The pro-lifers are equating the morning after pill to an abortion, a comparison that is far from the truth in reality. If the objection to the morning-after pill is a moral one, the question comes down quite simply to when a human life begins. This is a question that should be answered by human embryologists rather than philosophers, preachers, politicians, movie starts, obstetricians or gynecologists. Technically speaking, the “fusion of the sperm (with 23 chromosomes) with the oocyte (egg) which also has 23 chromosomes at fertilization results in a live human being; a single-cell human zygote, with 46 chromosomes—the number of chromosomes characteristic of an individual member of the human species.

” (Irving, 1999) If we agree with this scientific explanation, then there is no doubt that the immediate product of fertilization is a human being—not a potential or possible human being, but an actual human being.The flip side of this argument would be of course that until that fertilized zygote has the potential to live outside the womb on its own, it can not be considered a person. Therefore, the issue of abortion will go on and on, with proponents for each side. The morning-after pill, however should not in any way be confused with abortion.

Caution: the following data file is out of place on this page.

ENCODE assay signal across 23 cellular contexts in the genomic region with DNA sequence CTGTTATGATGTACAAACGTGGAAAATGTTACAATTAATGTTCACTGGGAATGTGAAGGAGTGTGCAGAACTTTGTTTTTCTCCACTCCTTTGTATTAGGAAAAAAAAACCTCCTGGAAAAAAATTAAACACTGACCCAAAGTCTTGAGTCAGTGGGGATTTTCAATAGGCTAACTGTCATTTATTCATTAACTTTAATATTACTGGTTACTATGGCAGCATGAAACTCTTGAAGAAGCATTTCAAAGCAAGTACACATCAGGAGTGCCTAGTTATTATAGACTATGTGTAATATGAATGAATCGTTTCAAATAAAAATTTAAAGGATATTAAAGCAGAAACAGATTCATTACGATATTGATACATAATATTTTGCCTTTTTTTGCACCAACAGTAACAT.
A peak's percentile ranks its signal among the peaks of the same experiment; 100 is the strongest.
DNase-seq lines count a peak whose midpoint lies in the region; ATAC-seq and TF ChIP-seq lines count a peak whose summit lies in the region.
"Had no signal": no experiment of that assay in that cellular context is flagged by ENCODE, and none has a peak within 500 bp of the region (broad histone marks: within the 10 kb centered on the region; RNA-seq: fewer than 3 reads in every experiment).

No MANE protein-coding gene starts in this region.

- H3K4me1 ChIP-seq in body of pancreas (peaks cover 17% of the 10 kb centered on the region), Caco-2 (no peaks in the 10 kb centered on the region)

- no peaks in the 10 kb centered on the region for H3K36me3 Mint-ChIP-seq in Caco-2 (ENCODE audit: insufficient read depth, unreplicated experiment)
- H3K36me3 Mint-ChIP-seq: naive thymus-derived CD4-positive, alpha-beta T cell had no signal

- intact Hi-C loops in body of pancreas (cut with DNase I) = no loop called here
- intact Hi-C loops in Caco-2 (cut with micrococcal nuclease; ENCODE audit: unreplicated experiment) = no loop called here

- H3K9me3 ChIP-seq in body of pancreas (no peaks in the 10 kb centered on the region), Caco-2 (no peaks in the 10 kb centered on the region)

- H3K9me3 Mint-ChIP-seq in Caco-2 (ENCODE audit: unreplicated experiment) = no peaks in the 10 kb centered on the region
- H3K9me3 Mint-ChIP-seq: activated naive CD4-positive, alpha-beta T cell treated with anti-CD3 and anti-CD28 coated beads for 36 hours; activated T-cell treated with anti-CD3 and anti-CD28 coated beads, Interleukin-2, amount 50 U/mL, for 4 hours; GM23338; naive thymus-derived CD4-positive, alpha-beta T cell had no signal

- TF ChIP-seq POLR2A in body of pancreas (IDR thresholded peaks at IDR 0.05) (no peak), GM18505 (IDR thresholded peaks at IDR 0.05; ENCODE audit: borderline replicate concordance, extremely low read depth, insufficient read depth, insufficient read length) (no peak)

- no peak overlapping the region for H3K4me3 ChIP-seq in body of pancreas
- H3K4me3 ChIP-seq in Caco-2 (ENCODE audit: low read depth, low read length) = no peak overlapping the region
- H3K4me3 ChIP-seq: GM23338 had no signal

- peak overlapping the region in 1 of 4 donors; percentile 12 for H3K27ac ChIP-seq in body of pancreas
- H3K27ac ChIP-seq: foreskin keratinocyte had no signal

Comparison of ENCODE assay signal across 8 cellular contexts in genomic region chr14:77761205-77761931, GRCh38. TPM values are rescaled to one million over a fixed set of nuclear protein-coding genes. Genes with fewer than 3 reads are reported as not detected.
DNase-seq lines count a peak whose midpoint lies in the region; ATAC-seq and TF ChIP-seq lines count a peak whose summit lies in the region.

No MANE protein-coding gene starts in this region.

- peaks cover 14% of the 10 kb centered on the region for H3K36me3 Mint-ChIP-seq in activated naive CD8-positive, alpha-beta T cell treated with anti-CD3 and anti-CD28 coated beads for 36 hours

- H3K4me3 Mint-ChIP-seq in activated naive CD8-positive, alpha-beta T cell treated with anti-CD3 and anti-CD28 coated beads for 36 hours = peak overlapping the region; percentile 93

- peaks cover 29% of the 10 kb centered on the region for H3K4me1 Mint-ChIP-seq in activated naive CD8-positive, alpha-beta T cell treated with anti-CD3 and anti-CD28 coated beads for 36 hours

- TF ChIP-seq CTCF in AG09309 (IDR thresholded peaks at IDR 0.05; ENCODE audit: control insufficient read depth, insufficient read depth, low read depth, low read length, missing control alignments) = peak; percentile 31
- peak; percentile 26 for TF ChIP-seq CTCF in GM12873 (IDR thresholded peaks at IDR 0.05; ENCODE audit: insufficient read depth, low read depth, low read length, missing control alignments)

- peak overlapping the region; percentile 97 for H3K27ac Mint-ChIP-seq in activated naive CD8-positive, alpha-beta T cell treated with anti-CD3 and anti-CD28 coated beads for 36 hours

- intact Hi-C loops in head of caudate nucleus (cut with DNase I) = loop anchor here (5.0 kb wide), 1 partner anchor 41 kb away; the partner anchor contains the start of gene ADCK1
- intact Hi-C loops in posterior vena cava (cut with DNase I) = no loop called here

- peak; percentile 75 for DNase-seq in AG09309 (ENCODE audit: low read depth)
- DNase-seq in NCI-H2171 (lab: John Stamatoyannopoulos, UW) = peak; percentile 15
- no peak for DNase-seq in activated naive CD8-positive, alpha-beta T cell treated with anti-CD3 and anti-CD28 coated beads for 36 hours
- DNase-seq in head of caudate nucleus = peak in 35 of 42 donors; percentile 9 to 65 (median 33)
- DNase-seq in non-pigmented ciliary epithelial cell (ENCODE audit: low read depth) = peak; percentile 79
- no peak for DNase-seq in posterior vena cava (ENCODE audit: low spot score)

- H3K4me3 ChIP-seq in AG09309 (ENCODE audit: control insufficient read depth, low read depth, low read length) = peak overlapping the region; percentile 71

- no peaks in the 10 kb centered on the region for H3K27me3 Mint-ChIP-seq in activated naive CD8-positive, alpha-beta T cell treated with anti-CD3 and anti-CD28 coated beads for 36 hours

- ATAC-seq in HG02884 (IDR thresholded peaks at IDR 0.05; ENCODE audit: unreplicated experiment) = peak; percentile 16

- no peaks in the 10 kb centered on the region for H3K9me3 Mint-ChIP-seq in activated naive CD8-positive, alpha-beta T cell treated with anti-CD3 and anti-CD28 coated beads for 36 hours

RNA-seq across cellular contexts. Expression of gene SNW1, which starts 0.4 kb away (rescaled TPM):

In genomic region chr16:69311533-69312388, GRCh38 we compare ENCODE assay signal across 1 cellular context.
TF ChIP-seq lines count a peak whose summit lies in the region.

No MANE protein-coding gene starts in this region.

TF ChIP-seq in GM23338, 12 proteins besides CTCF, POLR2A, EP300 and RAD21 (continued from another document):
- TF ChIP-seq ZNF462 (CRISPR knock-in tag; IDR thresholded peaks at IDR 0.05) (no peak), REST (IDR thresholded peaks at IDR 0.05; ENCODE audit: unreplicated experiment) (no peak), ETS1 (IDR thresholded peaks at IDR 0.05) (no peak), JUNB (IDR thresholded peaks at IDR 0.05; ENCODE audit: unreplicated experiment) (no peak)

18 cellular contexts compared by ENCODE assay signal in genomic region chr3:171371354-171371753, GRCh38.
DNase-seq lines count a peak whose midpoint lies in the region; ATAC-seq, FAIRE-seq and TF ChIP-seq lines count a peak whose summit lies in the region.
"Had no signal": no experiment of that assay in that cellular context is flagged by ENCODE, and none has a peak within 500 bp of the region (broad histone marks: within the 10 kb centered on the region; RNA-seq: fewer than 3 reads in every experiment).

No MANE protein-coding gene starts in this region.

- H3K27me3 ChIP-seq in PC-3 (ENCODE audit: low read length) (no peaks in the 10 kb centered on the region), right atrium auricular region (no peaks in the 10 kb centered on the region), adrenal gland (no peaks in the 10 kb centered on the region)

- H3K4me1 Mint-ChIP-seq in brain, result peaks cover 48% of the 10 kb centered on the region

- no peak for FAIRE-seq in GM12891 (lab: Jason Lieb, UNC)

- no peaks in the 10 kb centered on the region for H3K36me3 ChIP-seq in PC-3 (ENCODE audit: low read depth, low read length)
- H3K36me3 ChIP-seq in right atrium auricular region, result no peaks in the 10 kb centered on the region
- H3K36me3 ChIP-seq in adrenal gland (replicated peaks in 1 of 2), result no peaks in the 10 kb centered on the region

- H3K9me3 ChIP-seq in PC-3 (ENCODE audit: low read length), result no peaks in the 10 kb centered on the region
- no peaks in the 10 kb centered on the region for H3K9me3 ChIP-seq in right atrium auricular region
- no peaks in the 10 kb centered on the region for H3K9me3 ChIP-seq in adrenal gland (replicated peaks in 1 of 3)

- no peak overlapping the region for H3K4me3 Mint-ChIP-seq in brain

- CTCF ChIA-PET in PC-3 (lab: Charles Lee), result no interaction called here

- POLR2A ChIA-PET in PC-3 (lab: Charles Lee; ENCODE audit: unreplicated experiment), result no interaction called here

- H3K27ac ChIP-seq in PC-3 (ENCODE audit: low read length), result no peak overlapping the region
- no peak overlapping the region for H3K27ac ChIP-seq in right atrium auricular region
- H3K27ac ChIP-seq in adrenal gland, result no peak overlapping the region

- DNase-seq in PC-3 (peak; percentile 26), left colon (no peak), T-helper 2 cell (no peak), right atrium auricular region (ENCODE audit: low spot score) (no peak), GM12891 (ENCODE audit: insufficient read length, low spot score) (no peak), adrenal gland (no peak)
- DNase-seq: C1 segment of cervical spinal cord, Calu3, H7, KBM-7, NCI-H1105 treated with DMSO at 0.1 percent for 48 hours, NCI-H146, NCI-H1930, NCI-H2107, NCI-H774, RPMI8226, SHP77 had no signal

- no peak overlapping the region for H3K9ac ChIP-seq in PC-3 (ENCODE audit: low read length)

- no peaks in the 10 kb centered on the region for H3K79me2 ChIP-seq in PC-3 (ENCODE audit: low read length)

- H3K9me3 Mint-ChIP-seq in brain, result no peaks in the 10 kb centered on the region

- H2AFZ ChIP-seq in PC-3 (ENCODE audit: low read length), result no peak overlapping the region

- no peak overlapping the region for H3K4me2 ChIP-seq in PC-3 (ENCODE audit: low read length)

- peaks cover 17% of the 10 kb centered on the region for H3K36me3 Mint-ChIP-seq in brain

In the majority of cases, Preven, or the morning-after pill works by delaying ovulation or by blocking fertilization altogether. In a much smaller number of cases, Preven prevents the fertilized egg from attaching to the womb. Pro-lifers point to the latter as akin to a chemical abortion, therefore something they are strongly opposed to. (Boston Globe, 2005).

There are several combinations of oral contraceptives that make up the morning after pill; some are a combination of progestin-only oral contraceptives, danazol, synthetic estrogens, conjugated estrogens, antiprogestins as well as the insertion of an intrauterine device.The most frequently used method is the progestin-only oral contraceptive because their safety is fairly well documented. (American, 2002). The statistics (compiled by EBC proponents) in favor of making Preven and others like it an over-the-counter drug include:? Widespread use of EBC (emergency birth control) could prevent 1.

7 million unintended pregnancies and 800,000 abortions each year in the Unite States alone.? EBC is not the same as the French abortion pill RU-486, which produces an abortion in a woman through the first trimester.? A woman does not become pregnant until 5-7 days after having sex. EBC works after a woman has sex, but before she becomes pregnant.